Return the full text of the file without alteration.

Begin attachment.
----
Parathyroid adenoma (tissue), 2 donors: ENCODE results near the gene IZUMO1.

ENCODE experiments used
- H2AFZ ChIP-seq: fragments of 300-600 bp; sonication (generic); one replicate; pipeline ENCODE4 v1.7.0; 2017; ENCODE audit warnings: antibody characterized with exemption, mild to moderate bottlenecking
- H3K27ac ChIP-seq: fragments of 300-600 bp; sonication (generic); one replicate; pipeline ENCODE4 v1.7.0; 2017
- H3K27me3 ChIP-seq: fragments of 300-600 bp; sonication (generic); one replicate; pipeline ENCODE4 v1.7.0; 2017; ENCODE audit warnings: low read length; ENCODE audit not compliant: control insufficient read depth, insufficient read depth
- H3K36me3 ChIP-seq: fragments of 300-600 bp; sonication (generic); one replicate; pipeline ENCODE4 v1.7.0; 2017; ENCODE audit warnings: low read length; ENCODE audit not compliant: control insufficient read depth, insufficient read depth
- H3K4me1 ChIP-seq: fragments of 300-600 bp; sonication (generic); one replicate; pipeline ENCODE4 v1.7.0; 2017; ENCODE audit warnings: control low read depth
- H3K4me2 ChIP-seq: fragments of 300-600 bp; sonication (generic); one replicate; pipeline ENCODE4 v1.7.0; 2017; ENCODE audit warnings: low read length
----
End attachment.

Parathyroid adenoma (tissue), 2 donors: ENCODE results near the gene IZUMO1.

ENCODE experiments used
- H2AFZ ChIP-seq: fragments of 300-600 bp; sonication (generic); one replicate; pipeline ENCODE4 v1.7.0; 2017; ENCODE audit warnings: antibody characterized with exemption, mild to moderate bottlenecking
- H3K27ac ChIP-seq: fragments of 300-600 bp; sonication (generic); one replicate; pipeline ENCODE4 v1.7.0; 2017
- H3K27me3 ChIP-seq: fragments of 300-600 bp; sonication (generic); one replicate; pipeline ENCODE4 v1.7.0; 2017; ENCODE audit warnings: low read length; ENCODE audit not compliant: control insufficient read depth, insufficient read depth
- H3K36me3 ChIP-seq: fragments of 300-600 bp; sonication (generic); one replicate; pipeline ENCODE4 v1.7.0; 2017; ENCODE audit warnings: low read length; ENCODE audit not compliant: control insufficient read depth, insufficient read depth
- H3K4me1 ChIP-seq: fragments of 300-600 bp; sonication (generic); one replicate; pipeline ENCODE4 v1.7.0; 2017; ENCODE audit warnings: control low read depth
- H3K4me2 ChIP-seq: fragments of 300-600 bp; sonication (generic); one replicate; pipeline ENCODE4 v1.7.0; 2017; ENCODE audit warnings: low read length